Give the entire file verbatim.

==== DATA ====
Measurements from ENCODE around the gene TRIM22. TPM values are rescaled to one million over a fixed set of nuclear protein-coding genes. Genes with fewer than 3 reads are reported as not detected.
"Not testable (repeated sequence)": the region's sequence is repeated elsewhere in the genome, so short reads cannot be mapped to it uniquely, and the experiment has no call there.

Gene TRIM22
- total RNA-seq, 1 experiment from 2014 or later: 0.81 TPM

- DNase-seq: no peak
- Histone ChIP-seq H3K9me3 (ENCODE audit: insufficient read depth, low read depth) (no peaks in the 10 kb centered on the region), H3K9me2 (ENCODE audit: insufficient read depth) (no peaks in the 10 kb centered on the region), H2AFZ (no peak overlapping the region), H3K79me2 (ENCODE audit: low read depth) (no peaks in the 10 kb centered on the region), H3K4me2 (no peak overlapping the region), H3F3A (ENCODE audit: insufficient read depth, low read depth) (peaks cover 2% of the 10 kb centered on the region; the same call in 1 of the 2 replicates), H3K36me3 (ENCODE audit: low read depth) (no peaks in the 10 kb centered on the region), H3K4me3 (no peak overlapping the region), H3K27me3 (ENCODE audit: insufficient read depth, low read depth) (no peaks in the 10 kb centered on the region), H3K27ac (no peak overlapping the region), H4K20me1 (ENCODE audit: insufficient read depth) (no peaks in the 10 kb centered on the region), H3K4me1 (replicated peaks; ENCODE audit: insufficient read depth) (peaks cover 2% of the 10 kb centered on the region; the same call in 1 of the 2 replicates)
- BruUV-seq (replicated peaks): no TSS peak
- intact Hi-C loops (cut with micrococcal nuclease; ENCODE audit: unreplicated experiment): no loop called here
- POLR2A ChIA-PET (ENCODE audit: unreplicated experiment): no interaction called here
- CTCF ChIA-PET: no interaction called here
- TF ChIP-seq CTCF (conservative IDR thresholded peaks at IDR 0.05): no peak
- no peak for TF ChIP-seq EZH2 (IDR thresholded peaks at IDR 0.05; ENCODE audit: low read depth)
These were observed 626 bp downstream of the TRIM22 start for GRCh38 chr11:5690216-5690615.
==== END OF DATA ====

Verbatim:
Measurements from ENCODE around the gene TRIM22. TPM values are rescaled to one million over a fixed set of nuclear protein-coding genes. Genes with fewer than 3 reads are reported as not detected.
"Not testable (repeated sequence)": the region's sequence is repeated elsewhere in the genome, so short reads cannot be mapped to it uniquely, and the experiment has no call there.

Gene TRIM22
- total RNA-seq, 1 experiment from 2014 or later: 0.81 TPM

- DNase-seq: no peak
- Histone ChIP-seq H3K9me3 (ENCODE audit: insufficient read depth, low read depth) (no peaks in the 10 kb centered on the region), H3K9me2 (ENCODE audit: insufficient read depth) (no peaks in the 10 kb centered on the region), H2AFZ (no peak overlapping the region), H3K79me2 (ENCODE audit: low read depth) (no peaks in the 10 kb centered on the region), H3K4me2 (no peak overlapping the region), H3F3A (ENCODE audit: insufficient read depth, low read depth) (peaks cover 2% of the 10 kb centered on the region; the same call in 1 of the 2 replicates), H3K36me3 (ENCODE audit: low read depth) (no peaks in the 10 kb centered on the region), H3K4me3 (no peak overlapping the region), H3K27me3 (ENCODE audit: insufficient read depth, low read depth) (no peaks in the 10 kb centered on the region), H3K27ac (no peak overlapping the region), H4K20me1 (ENCODE audit: insufficient read depth) (no peaks in the 10 kb centered on the region), H3K4me1 (replicated peaks; ENCODE audit: insufficient read depth) (peaks cover 2% of the 10 kb centered on the region; the same call in 1 of the 2 replicates)
- BruUV-seq (replicated peaks): no TSS peak
- intact Hi-C loops (cut with micrococcal nuclease; ENCODE audit: unreplicated experiment): no loop called here
- POLR2A ChIA-PET (ENCODE audit: unreplicated experiment): no interaction called here
- CTCF ChIA-PET: no interaction called here
- TF ChIP-seq CTCF (conservative IDR thresholded peaks at IDR 0.05): no peak
- no peak for TF ChIP-seq EZH2 (IDR thresholded peaks at IDR 0.05; ENCODE audit: low read depth)
These were observed 626 bp downstream of the TRIM22 start for GRCh38 chr11:5690216-5690615.